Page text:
- Google’s health division has inked its first commercial agreement to use its mammography AI research model in real-world clinical practice, with the goal of improving breast cancer screening, Google Health announced Monday.
- Google Health has partnered with cancer detection and therapy medtech iCAD on the 5-year deal. Under the agreement, iCAD will work to validate and incorporate Google’s mammography AI — which Google has been building and testing for several years — into its products for use in clinical practices.
- Financial terms of the deal, which Google Health’s head of health AI called an “inflection point” in its mammography work, were not disclosed.
More than two million people are diagnosed with breast cancer globally each year, but a shortage of available specialists can place stress on screening systems, hampering access and accuracy — especially in underserved regions and countries that require double-reading for mammography.
In a blog post on the deal — Google Health’s first with a mammography AI vendor — Google and iCAD argue that linking iCAD’s portfolio of breast imaging tools with Google Health’s mammography AI tech will help radiologists arrive at diagnoses quickly and more accurately.
Under the definitive agreement, Google has licensed its AI technology for breast cancer and personalized risk assessment to iCAD. iCAD will use the tech to improve its 3D and 2D AI algorithms and commercialize developed products, such as clinical decision support for short-term breast cancer risk, the company said in a release.
iCAD’s goal is to bring a product to market by 2024, a Google Health spokesperson told Healthcare Dive. The company will also use Google Cloud’s cloud infrastructure, which should help the medtech expand AI-based tools more quickly into new regions and expand its total addressable market.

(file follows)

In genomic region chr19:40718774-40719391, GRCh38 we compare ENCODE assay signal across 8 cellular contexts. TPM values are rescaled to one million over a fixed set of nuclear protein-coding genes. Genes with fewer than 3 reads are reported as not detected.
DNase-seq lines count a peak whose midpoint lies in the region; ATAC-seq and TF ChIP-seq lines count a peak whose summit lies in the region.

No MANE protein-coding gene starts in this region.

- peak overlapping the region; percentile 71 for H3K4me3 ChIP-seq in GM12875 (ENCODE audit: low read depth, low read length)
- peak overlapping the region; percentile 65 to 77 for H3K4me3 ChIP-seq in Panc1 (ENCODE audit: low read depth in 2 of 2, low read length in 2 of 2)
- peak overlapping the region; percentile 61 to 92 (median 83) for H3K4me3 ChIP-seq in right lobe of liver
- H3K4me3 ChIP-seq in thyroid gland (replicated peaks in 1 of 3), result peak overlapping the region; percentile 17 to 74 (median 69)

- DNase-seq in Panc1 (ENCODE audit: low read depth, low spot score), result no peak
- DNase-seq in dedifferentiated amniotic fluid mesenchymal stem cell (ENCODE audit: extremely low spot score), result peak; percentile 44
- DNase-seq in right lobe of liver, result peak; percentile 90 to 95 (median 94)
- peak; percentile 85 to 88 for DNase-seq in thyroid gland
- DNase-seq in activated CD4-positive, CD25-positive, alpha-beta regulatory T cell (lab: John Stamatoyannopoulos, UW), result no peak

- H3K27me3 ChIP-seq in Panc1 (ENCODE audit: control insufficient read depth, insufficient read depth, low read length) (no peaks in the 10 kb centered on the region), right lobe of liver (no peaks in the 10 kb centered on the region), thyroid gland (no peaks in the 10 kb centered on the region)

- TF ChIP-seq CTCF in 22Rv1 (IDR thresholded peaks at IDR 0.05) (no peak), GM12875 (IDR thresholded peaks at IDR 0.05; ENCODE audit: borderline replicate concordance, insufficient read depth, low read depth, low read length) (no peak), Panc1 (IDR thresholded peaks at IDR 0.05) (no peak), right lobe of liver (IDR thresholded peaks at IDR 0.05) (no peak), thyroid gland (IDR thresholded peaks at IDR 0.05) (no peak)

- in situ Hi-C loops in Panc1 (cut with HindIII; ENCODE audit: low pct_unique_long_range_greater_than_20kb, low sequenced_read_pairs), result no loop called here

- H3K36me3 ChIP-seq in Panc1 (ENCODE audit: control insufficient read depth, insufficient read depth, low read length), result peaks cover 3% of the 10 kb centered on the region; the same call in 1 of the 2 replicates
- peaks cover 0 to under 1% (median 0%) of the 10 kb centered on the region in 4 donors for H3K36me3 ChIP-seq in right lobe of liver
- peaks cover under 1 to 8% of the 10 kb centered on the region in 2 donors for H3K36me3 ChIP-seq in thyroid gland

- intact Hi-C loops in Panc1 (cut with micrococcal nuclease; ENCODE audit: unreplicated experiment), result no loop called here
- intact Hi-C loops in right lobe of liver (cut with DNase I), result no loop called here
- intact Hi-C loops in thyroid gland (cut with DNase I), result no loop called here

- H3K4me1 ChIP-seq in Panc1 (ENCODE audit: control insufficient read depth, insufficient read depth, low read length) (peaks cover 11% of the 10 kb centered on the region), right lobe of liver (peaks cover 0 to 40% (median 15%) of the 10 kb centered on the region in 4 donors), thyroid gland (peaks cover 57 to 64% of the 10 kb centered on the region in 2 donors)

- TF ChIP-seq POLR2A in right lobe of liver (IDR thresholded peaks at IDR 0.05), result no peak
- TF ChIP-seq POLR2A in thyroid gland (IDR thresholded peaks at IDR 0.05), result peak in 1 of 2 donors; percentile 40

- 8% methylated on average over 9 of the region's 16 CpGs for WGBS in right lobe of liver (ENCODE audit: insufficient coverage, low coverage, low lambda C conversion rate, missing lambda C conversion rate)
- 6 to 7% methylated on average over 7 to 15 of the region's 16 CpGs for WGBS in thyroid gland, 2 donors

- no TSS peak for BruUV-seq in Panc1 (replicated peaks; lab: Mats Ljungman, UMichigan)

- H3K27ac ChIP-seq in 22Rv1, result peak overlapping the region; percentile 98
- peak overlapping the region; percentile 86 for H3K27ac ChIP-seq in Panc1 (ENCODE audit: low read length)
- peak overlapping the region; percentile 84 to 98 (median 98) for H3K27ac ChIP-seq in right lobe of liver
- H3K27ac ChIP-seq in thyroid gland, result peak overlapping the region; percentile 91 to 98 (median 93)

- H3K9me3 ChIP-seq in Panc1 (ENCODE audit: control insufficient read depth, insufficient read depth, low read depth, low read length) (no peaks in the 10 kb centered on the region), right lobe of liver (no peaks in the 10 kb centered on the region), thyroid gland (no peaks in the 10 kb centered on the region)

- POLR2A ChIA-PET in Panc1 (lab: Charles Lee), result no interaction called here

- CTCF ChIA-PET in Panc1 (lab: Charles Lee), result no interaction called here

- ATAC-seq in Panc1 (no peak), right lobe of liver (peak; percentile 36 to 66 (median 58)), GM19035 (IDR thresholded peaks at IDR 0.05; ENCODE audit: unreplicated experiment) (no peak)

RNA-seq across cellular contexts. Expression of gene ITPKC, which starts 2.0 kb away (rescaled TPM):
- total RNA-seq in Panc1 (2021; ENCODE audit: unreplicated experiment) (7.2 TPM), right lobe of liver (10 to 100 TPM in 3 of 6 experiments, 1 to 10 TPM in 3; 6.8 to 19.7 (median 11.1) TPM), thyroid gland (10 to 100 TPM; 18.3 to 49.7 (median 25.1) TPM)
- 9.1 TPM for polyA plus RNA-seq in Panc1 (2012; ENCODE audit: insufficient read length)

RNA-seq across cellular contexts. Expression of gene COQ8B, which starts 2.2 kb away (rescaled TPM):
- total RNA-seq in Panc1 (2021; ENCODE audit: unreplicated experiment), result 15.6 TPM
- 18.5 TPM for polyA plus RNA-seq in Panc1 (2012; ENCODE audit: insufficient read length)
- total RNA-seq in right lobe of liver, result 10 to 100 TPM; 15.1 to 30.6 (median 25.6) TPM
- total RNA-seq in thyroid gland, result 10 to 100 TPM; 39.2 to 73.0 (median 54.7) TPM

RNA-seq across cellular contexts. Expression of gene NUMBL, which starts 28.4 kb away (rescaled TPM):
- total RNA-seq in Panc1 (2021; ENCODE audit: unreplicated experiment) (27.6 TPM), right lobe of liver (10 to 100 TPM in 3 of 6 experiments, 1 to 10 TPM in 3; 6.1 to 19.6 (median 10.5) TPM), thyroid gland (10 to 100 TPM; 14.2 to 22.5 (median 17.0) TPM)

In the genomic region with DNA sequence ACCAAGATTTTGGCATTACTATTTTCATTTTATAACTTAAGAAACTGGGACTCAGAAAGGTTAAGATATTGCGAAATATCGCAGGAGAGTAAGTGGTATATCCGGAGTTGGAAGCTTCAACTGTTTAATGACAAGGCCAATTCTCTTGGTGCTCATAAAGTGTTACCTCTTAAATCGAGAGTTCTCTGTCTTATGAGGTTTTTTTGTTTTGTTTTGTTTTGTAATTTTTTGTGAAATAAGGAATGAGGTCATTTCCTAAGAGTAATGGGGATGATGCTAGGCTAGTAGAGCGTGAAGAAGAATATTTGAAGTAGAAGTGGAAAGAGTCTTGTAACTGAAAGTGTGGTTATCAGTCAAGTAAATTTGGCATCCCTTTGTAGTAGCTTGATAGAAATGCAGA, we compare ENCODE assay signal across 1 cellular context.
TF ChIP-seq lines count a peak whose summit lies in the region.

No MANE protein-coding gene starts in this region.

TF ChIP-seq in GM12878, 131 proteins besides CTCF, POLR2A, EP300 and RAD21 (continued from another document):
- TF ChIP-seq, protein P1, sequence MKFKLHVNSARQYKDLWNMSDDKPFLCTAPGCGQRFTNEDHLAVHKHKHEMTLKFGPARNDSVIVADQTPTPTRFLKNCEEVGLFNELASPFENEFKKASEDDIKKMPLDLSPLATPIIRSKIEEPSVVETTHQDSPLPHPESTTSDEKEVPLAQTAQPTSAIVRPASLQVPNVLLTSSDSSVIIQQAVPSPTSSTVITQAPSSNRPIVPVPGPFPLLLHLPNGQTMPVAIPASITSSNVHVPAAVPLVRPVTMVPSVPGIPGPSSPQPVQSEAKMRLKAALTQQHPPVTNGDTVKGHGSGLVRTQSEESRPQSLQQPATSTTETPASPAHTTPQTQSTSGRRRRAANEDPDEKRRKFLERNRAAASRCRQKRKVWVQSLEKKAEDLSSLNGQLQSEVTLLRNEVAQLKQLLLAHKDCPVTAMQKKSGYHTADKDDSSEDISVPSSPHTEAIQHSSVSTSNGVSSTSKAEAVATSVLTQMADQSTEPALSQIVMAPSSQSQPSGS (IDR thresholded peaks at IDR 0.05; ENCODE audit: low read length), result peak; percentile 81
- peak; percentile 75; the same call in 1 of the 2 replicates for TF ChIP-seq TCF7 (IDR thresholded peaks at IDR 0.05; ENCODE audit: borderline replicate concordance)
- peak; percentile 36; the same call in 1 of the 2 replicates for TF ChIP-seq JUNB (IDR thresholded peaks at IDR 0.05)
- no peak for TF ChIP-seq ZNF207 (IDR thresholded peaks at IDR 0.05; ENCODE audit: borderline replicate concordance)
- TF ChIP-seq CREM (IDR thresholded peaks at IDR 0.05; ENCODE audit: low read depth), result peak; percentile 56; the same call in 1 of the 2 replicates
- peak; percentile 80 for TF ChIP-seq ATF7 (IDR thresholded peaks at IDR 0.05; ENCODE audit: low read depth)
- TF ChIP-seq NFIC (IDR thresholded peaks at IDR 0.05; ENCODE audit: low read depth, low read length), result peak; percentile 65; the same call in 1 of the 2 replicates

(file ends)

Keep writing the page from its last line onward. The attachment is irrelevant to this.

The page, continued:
More than 7,500 licensed mammography systems worldwide use iCAD’s breast AI technology, making it the most widely used in the world.
In 2020, Google published self-funded research that found its AI technology outperformed radiologists in retrospectively identifying signs of breast cancer. Since then, the tech giant partnered with Northwestern University to study whether its AI can help reduce time to diagnosis for patients undergoing breast cancer screening, and with Imperial College London and other UK hospitals to study integrating the diagnostic AI tool in a clinical setting.
Funding for AI in healthcare has exploded over the past few years, though potential benefits have largely yet to materialize. The technology faces roadblocks for use, including clinician buy-in, regulatory uncertainty and concerns about health equity and bias.
Radiology is one area of promise for AI, as proponents of the tech argue AI systems can analyze data invisible to the human eye, making it a valuable diagnostic tool.
This agreement is not exclusive and does not prevent Google from licensing its AI to other partners.
Google disbanded its health unit last year in an effort to organize its healthcare initiatives into specific divisions. Since then, the Mountain View, California-based company has launched a number of healthcare projects, including medical image interoperability, personal health records, running EHR workflows in the cloud and search tools for provider appointments and patient data.